An oral contract between a tool maker and the proprietors of a new manufacturing business having limited financial means, whereby the tool maker was to produce tools for the business and, if his charges were reasonable, was to receive for his services initially a stated sum per hour, which was in fact substantially less than the fair and reasonable hourly rate, and subsequently some additional compensation when the proprietors "got on their feet," meant that upon the tool maker's performing the services and the business becoming successful he was to receive compensation in addition to the stated hourly sum sufficient to give him in the aggregate fair compensation for his services; the contract was not invalid for indefiniteness.
BILL IN EQUITY, filed in the Superior Court on June 18, 1948.
The suit was heard on a master's reports by Forte, J.
E. D. Hicks, (W. B. Perry, Jr., with him,) for the plaintiff.
J. Lipsitt, for the defendants.
RONAN, J. This is a suit in equity to recover compensation for services rendered to the defendants. The judge construed the oral agreement of employment, in so far as it referred to any compensation in addition to $1 an hour, as too indefinite to be enforced, confirmed the master's reports as so construed, and entered a final decree for the plaintiff in the amount of $981.31, which was computed at the rate of $1 an hour, less payments made by the defendants, plus interest. The plaintiff appealed from the interlocutory and final decrees.
It appears from the master's reports that the defendants in the early part of 1946 were desirous of manufacturing marine hardware parts. They had limited financial means and desired to avoid paying a high cost for tool making.
They made an oral agreement on or about April 15, 1946, with the plaintiff, an experienced tool maker, by which he was to produce the tools in the cellar of his home, using his own hand tools and other equipment located therein, together with the materials, light, power, and other equipment to be furnished by the defendants. The plaintiff was to do this work outside of the time he was regularly employed in another plant. With reference to the matter of compensation, the master reported that the parties entered into an oral contract whereby the plaintiff undertook to perform services with the understanding that, if his charges for tool making were reasonable, he was to receive initially $1 an hour and some additional compensation at a later date when the defendants "got on their feet." The exact nature and amount of this additional compensation were not agreed upon at the inception of the contract or at any time thereafter, although the parties before the termination of the plaintiff's services in February, 1948, and when the defendants were able to pay, attempted unsuccessfully to fix the amount of the additional compensation. The master found that the fair and reasonable rate for the plaintiff's services was $2 an hour, and upon this basis he found for the plaintiff for $2,573.35 together with interest.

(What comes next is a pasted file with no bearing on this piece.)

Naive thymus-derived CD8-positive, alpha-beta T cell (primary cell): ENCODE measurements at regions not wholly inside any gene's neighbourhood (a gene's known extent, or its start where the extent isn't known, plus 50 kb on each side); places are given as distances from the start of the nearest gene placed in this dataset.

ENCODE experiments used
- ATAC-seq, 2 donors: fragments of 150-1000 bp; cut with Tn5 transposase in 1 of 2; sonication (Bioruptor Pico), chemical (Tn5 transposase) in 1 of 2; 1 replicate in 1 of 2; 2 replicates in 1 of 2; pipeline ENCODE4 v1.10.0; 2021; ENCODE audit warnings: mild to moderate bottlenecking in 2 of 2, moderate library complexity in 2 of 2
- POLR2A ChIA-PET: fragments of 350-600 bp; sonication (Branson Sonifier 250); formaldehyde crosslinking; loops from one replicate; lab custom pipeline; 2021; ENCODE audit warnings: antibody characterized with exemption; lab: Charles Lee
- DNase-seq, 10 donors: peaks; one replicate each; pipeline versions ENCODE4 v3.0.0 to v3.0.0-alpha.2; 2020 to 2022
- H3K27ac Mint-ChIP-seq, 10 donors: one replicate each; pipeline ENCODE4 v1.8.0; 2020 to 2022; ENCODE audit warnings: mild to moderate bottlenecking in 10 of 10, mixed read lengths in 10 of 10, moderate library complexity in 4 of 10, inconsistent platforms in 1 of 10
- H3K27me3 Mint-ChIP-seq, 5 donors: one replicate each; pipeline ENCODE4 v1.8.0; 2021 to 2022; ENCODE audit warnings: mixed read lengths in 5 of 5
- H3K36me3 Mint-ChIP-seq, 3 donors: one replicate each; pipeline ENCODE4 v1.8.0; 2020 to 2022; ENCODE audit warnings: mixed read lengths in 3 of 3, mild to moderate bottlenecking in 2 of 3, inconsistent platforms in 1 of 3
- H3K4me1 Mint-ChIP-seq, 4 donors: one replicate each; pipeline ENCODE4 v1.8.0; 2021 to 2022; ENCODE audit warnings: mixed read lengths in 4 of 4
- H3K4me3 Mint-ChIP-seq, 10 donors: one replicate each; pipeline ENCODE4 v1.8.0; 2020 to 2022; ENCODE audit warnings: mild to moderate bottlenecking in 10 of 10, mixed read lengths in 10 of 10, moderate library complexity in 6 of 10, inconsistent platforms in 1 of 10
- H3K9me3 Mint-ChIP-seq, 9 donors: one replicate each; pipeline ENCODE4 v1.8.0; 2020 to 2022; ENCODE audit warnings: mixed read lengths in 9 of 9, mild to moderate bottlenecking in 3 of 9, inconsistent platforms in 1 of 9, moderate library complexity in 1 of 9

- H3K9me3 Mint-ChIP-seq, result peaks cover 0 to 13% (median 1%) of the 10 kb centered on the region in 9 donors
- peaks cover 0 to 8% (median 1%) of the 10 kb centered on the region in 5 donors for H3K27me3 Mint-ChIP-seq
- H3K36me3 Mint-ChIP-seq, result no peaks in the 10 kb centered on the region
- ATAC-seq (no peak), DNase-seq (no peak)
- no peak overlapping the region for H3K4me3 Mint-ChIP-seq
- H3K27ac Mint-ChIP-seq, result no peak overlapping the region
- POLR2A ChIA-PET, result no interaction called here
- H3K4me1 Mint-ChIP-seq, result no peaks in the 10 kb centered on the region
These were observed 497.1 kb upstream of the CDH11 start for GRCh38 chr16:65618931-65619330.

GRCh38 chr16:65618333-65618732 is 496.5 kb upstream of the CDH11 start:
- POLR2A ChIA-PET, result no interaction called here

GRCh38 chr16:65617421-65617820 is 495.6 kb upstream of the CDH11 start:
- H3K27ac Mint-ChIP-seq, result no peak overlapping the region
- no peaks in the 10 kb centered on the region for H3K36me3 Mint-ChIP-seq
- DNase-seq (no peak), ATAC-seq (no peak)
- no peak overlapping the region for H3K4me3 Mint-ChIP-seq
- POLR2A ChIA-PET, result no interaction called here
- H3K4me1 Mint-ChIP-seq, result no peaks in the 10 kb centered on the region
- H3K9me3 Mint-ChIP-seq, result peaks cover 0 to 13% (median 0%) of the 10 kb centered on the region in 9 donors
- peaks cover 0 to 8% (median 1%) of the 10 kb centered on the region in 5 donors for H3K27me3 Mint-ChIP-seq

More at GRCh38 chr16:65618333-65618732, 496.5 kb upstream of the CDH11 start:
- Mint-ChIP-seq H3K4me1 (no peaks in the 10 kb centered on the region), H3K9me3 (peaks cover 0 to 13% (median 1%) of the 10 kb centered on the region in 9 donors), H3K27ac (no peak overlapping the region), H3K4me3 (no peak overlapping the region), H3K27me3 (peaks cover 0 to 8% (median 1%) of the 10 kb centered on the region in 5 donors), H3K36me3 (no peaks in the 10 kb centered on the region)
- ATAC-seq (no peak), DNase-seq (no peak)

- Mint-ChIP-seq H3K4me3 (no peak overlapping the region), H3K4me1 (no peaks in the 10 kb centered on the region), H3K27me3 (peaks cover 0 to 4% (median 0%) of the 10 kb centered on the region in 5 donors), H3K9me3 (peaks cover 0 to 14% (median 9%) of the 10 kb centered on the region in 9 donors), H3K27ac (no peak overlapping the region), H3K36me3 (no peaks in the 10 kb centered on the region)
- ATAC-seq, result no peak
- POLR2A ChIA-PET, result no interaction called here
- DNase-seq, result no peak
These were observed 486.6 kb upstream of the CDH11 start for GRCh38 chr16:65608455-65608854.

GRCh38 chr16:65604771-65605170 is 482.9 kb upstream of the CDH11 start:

The master found against the plaintiff on his original contention that he was to be paid the additional compensation in the capital stock of the new company which the defendants incorporated. The bill, however, is one to establish an indebtedness and to reach and apply shares of stock owned by the defendants and the suit was tried before the master, without objection, as a common count to recover for services rendered. The defendants raise no question of variance. The question presented is whether the oral contract of employment is so vague and indefinite that the plaintiff is not entitled to recover any compensation in excess of $1 an hour.
All the essential terms of a contract must be definite and certain so that the intention of the parties may be discovered, the nature and extent of their obligations ascertained,
and their rights determined. Read v. McKeague, 252 Mass. 162 . Thall v. Berkowitz, 265 Mass. 335 . Geo. W. Wilcox, Inc. v. Shell Eastern Petroleum Products, Inc. 283 Mass. 383 , 390. Michael Chevrolet, Inc. v. Institution for Savings, 321 Mass. 215 , 218.
A contract is not to be struck down because one of its material provisions is stated in broad and general terms if, when applied to the transaction and construed in the light of the attending circumstances, the meaning to be attributed to it can be interpreted with reasonable certainty so that the rights and obligations of the parties can be fixed and determined. This court has gone far in enforcing contracts where the consideration to be paid by one party to the other was expressed as a fair and equitable share of the profits, Noble v. Joseph Burnett Co. 208 Mass. 75 ; to pay a sum which would be right and satisfactory, Silver v. Graves, 210 Mass. 26 ; to "make it right" with an injured employee by the payment of some compensation in addition to the sum paid for a release, Brennan v. Employers Liability Assurance Corp. Ltd. 213 Mass. 365 , or to treat him right by the payment of some additional compensation until he was able to return to work, Ferris v. Boston & Maine Railroad, 291 Mass. 529 ; to pay an employee well and to satisfy him, Leverone v. Leverone, 220 Mass. 149 ; or to pay for services the value of which was to be left to future determination, Evers v. Gilfoil, 247 Mass. 219 , Weiner v. Pictorial Paper Package Corp. 303 Mass. 123 . See Greene v. Boston Safe Deposit & Trust Co. 255 Mass. 519 , 524; Fenton v. Federal Street Building Trust, 310 Mass. 609 ; Eno v. Prime Manuf. Co. 314 Mass. 686 , 691.